New Date: October 13, 2020
Same Location: Hyatt Regency Hotel, Santa Clara, CA


(subject to change)

Room Time Presentation Title Description
1 8:30-9:00 Keynote Address: Security Begins at Product Inception and Doesn't End at Deployment The goal of the IoT Security Foundation (IoTSF) is to help secure the Internet of Things by various means. These include composing and maintaining a comprehensive Compliance Framework of recommended steps for creating secure IoT products and services; and composing and promoting security best practice guidance. In this Keynote Address, John Moor, Managing Director of the IoTSF, will describe the enormity of that task, as well as the steps that should be taken by the engineering community throughout every design, from production inception through regular field updates to ensure the security if their systems.
John Moor, Managing Director, IoT Security Foundation
1 9:00-9:30 Keynote Address: IoT Device Security: Cooperative Security Between Device and Cloud The IoT has resulted in the rapid proliferation of high-tech devices in far-flung environments. These environments often face additional threats than more traditional, controlled IT settings like offices and data centers. Therefore, traditional security practices cannot provide the complete protection these IoT devices require.

IoT practitioners must focus on implementing well-integrated security controls at multiple layers of their architecture. This will allow individual devices and their remote management systems to work in unison to ensure the safety and security of the entire IoT system.

Brad Behm will discuss how hardware and firmware developers can make devices that contribute, rather than detract, from the security of these end-to-end systems.
Brad Behm, Senior Principal Engineer at AWS IoT
Morning Break
1 9:45-10:15 Industrial
IEC 62443: How to Achieve the Highest Levels of Industrial Security
In recent years, a rising tide of cyber attacks on industrial systems have threatened safety and reliability. The world has learned that there is no industrial safety without cyber security. But during these same years, an international group of experts has developed a comprehensive standard for industrial security. The IEC 62443 standards have been widely praised for their use of practical but effective countermeasures. Come learn more about how these standards can be used to secure your industrial systems.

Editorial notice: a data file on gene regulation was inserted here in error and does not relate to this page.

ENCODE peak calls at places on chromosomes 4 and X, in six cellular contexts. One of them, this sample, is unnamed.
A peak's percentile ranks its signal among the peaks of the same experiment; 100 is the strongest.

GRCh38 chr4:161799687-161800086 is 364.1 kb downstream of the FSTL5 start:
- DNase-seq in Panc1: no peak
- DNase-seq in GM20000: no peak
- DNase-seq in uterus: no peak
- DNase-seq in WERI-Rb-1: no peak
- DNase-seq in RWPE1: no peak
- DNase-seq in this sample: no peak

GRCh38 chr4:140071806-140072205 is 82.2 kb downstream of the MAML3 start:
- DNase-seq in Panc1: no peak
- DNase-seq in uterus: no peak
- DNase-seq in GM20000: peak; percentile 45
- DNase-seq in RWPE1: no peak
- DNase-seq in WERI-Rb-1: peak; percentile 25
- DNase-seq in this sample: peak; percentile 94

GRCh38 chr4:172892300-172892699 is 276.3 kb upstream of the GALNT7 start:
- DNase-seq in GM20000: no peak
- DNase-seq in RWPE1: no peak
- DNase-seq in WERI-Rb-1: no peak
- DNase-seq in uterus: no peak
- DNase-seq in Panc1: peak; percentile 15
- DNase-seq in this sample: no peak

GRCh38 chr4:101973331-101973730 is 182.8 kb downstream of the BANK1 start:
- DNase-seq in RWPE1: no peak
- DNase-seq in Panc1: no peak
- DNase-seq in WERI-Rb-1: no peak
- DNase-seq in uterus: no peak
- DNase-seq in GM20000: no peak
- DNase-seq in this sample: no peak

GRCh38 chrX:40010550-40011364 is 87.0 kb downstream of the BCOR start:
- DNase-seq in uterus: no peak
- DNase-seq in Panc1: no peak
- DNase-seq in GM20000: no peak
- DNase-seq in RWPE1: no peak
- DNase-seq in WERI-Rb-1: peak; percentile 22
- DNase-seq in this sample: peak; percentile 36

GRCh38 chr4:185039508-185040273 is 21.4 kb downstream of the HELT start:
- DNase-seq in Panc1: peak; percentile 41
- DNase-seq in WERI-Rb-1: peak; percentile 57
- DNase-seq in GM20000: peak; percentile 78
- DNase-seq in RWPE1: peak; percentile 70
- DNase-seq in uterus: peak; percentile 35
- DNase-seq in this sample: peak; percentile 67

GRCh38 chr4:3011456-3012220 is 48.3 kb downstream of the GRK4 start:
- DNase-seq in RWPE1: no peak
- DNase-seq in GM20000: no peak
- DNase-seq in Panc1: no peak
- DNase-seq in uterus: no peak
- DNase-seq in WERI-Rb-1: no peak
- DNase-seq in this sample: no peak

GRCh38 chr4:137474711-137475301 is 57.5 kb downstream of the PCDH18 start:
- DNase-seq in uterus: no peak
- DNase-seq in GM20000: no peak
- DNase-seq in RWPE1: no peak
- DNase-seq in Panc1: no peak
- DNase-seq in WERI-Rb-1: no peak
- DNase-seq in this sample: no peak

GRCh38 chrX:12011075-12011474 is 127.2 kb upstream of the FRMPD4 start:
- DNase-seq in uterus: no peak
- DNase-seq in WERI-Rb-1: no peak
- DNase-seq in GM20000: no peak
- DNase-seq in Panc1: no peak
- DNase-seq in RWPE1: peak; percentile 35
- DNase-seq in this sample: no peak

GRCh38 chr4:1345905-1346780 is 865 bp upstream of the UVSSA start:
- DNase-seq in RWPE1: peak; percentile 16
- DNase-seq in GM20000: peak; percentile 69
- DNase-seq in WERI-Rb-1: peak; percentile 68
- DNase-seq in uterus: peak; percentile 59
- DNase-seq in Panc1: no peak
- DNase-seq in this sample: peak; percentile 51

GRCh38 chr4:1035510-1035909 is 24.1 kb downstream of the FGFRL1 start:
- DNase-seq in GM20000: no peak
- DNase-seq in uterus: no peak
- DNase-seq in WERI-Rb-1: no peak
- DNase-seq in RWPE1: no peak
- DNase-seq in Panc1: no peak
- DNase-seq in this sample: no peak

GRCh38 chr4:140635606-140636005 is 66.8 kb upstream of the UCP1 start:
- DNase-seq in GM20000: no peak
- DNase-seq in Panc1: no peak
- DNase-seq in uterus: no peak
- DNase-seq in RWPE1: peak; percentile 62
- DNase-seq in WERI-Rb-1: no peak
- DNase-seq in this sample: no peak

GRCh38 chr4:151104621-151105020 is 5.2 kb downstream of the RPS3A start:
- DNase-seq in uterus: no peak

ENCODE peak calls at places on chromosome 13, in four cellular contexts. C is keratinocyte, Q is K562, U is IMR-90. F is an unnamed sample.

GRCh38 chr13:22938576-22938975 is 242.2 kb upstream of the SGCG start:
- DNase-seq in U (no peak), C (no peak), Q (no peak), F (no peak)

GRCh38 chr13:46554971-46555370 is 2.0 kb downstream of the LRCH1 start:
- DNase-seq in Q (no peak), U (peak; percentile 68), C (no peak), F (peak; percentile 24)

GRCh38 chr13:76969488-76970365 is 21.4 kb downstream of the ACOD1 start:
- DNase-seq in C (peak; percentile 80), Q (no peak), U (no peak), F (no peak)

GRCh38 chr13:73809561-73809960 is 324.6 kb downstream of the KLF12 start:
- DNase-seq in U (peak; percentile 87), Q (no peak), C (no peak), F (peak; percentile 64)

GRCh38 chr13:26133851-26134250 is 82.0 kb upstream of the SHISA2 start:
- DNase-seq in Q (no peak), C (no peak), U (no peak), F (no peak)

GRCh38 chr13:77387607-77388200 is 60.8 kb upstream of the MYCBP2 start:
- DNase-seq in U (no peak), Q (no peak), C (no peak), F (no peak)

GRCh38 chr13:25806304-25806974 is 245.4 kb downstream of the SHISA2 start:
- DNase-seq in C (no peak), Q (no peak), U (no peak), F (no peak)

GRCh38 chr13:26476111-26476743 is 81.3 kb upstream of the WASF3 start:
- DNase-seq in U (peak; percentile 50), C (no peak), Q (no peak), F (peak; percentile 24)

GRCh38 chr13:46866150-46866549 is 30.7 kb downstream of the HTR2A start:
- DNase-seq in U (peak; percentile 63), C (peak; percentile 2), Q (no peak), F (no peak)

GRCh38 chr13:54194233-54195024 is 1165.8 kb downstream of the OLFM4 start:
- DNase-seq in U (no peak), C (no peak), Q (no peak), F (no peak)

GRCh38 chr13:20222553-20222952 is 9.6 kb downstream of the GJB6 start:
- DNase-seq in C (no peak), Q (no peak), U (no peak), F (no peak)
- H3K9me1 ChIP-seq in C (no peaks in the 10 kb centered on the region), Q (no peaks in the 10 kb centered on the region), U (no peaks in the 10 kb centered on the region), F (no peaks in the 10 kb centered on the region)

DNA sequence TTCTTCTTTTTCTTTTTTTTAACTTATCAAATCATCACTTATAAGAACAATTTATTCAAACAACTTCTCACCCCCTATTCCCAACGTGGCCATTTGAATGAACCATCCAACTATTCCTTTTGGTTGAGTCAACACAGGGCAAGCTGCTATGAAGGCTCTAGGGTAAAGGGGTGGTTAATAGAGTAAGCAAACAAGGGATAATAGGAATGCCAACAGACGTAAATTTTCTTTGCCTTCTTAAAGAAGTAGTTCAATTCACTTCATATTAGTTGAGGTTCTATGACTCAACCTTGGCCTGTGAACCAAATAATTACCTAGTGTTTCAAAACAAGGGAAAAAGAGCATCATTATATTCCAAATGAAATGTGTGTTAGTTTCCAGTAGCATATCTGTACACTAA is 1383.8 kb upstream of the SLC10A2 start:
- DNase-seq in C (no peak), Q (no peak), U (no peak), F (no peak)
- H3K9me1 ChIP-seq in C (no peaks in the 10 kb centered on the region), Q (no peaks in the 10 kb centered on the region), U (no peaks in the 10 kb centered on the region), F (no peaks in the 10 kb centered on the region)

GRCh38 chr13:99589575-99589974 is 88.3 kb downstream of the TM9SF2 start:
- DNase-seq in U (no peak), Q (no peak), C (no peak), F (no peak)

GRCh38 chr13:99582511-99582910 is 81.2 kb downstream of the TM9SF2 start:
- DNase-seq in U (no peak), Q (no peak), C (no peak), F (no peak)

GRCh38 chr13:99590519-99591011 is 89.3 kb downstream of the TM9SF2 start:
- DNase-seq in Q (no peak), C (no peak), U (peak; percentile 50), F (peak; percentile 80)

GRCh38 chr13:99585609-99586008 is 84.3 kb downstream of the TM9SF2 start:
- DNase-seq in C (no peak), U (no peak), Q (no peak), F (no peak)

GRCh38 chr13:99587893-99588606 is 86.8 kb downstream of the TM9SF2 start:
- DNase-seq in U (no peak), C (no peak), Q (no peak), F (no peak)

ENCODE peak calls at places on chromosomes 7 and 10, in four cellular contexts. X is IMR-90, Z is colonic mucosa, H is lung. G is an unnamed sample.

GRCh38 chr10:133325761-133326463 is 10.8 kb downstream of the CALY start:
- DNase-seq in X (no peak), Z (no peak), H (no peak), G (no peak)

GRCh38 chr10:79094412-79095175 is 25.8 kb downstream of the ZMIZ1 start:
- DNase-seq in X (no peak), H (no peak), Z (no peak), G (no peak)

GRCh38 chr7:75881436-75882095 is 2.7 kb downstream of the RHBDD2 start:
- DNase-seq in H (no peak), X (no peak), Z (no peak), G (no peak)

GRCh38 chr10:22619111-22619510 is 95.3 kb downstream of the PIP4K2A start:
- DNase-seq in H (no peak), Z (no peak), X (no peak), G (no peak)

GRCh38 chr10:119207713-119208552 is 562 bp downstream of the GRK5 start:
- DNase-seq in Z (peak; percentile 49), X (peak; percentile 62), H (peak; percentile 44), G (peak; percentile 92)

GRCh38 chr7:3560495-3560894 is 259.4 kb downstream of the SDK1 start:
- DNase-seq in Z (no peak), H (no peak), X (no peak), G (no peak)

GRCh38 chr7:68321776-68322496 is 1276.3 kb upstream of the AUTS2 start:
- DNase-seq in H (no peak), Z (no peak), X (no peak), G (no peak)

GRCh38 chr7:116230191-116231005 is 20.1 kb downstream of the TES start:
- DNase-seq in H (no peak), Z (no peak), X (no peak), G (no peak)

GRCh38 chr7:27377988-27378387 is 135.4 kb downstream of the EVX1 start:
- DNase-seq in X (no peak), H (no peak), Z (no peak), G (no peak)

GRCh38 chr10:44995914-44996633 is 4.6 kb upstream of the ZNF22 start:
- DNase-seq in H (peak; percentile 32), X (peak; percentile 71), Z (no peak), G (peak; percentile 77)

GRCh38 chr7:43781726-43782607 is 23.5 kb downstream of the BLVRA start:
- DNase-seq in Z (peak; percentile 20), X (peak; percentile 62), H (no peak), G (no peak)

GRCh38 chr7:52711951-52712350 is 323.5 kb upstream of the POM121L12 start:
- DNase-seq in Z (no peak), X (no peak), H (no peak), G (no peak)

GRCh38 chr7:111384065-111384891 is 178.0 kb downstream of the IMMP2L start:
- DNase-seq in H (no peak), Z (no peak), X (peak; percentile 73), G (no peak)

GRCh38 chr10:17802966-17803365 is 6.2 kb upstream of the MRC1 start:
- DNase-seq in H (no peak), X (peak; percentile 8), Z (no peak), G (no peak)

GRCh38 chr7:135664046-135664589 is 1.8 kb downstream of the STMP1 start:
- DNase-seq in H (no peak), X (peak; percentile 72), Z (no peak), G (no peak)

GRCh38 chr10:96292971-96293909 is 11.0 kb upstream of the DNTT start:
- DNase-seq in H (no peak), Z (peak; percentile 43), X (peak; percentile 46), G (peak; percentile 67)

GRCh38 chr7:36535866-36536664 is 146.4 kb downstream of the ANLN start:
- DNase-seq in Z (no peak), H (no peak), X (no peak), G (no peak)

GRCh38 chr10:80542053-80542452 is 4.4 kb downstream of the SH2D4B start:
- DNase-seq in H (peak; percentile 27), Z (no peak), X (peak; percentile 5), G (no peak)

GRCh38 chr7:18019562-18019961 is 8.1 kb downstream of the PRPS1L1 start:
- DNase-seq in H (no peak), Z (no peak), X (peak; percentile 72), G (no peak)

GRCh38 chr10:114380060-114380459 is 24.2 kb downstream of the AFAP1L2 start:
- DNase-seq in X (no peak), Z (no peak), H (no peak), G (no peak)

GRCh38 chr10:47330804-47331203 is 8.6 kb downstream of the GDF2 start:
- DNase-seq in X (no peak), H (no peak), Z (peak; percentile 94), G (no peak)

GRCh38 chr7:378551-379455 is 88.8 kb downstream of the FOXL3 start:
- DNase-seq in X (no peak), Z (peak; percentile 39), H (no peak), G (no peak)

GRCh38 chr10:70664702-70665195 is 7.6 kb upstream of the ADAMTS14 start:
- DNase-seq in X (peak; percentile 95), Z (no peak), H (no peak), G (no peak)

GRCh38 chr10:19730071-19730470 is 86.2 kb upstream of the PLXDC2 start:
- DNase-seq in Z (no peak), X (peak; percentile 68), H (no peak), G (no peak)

Steve Hanna, Senior Principal, Infineon Technologies, Co-Chair of the Embedded Systems Work Group in the Trusted Computing Group (TCG)
2 9:45-10:15 Automotive
Securing the Connected Car with Hardware Based Security
The connected and autonomous vehicles are driving new architectural designs to ECUs that connect various subsystems together and expose them to the outside world over various networks. These advancements increase the risk of threat actors gaining access to the subsystems. This session examines foundational security requirements for a hardware-based approach to secure the connected car and methods to inject cryptographic elements into the ECUs early in production for an end-to-end integrated and flexible security solutions.
Rajeev Gulati, CTO, Data I/O Corporation
1 10:20-10:50 Industrial
Reducing the Attack Surface by Abstract Interpretation
Static code analysis is a widely used technique to demonstrate compliance to coding guidelines, such as MISRA C/C++ or SEI CERT C. Another aspect is to find critical programming defects, and even demonstrate their absence: abstract interpretation-based analyzers can guarantee to detect all code defects due to runtime errors, including buffer overflows, data races, and stack overflows. Static taint analysis can track the impact of data corruption and detect SPECTRE v1, v1.1, and SplitSpectre vulnerabilities. The talk gives an overview of abstract interpretation, reports on practical experience, and discusses its contribution to security by design for IoT devices.